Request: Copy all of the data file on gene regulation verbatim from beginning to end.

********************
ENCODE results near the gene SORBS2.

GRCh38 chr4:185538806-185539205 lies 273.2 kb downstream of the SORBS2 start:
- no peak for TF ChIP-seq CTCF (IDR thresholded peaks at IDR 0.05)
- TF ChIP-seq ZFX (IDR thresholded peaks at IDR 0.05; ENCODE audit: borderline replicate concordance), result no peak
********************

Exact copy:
ENCODE results near the gene SORBS2.

GRCh38 chr4:185538806-185539205 lies 273.2 kb downstream of the SORBS2 start:
- no peak for TF ChIP-seq CTCF (IDR thresholded peaks at IDR 0.05)
- TF ChIP-seq ZFX (IDR thresholded peaks at IDR 0.05; ENCODE audit: borderline replicate concordance), result no peak